Posted: 15 Sep 2015
Date Written: September 3, 2015
In this paper, I take the position that a large portion of contemporary academic work is an appalling waste of human intelligence that cannot be justified under any mainstream normative ethics. Part I builds a four-step argument for why this is the case, while Part II responds to arguments for the contrary position offered in Cass Sunstein’s “In Defense of Law Reviews.” First, in Part I(A), I make the case that there is a large crisis of suffering in the world today. (Part I does not take me very long.). In Part I(B), I assess various theories of “the role of the intellectual,” concluding that the only role for the intellectual is for the intellectual to cease to exist. In Part I(C), I assess the contemporary state of the academy, showing that, contrary to the theory advanced in Part I(B), many intellectuals insist on continuing to exist. In Part I(D), I propose a new path forward, whereby present-day intellectuals take on a useful social function by spreading truths that help to alleviate the crisis of suffering outlined in Part I(A).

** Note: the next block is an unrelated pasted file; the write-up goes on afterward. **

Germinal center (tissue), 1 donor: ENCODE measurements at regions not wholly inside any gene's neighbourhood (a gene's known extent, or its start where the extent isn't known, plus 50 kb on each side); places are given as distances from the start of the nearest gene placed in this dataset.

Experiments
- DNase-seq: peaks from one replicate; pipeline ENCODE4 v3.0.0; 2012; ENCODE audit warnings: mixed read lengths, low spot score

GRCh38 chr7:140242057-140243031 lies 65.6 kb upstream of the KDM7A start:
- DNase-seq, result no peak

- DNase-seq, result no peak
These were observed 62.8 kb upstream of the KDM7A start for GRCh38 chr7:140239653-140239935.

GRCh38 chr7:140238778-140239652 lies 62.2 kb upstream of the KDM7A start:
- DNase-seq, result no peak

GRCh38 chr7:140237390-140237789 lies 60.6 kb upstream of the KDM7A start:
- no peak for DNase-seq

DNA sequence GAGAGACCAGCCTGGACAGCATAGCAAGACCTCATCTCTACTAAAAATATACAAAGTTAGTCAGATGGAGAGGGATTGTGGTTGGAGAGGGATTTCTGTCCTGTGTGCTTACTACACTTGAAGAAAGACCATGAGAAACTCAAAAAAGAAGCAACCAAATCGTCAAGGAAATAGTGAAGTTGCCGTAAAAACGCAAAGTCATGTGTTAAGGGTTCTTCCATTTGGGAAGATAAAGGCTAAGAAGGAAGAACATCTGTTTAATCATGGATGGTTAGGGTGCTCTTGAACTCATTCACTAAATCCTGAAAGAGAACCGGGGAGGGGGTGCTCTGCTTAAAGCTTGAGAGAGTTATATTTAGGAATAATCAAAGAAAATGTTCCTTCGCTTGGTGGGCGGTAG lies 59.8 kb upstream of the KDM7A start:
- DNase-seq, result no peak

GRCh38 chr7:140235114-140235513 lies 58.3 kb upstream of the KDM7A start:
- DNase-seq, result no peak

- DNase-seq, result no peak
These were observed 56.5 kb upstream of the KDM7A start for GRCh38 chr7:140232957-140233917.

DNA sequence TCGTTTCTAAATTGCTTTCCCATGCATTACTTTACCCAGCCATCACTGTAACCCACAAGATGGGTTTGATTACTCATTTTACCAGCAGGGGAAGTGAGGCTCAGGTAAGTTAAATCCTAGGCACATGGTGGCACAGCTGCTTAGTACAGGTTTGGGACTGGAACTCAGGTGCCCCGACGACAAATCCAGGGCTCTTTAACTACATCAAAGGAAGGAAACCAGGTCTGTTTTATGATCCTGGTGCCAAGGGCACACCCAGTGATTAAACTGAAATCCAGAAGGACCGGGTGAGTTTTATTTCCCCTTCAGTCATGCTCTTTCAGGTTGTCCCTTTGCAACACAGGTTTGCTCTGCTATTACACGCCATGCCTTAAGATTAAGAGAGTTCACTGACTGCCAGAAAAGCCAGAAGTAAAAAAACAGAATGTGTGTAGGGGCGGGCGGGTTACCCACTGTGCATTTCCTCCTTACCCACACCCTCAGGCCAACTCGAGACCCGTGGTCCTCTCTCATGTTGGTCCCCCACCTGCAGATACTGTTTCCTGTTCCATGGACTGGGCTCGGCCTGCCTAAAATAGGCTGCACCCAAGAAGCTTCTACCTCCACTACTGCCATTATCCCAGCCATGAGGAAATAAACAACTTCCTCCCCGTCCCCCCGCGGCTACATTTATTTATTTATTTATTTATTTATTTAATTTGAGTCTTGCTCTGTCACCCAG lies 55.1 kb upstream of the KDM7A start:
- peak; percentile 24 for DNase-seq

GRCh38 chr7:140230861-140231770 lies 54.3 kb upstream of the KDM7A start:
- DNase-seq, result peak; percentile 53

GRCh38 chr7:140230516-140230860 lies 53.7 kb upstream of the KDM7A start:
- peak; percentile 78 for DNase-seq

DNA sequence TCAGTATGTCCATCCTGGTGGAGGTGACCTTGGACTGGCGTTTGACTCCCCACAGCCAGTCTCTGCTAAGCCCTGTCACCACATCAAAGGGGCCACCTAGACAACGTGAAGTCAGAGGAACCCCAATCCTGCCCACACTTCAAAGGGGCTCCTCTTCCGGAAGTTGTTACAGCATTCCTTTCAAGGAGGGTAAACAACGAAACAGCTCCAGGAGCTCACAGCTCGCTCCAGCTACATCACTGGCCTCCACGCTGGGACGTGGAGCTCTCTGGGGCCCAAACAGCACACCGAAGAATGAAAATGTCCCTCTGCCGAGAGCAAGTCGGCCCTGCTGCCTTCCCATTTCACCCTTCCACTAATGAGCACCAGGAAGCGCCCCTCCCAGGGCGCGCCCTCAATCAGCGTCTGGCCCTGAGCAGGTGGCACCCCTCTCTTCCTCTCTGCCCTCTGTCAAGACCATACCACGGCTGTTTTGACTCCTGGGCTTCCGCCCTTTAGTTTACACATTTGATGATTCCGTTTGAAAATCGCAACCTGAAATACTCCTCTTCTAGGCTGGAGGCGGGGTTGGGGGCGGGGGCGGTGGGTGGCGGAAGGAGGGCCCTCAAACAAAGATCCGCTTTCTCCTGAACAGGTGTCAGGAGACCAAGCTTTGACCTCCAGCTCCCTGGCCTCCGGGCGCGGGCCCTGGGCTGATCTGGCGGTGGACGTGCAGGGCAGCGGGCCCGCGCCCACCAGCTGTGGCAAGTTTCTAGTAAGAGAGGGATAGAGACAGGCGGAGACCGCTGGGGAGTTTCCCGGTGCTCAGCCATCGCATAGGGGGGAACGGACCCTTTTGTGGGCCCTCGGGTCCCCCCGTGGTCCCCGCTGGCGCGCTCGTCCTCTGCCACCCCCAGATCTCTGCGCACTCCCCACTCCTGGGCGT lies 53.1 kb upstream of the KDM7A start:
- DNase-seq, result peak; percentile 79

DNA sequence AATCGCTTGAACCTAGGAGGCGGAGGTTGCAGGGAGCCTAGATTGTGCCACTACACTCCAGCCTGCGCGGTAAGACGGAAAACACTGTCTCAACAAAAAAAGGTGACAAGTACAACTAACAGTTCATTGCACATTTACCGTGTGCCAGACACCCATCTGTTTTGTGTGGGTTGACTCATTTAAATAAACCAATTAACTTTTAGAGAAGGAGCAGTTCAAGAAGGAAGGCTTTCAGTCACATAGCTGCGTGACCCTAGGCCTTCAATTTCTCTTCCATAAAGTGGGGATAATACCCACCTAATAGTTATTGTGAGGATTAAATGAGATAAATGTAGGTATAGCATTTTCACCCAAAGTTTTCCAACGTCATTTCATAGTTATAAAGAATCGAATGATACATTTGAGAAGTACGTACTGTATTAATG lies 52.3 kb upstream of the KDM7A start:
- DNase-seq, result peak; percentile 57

Suggested Citation: Suggested Citation
Robinson, Nathan J, Can Philosophy Be Justified in a Time of Crisis? (September 3, 2015). Available at SSRN: https://ssrn.com/abstract=2655751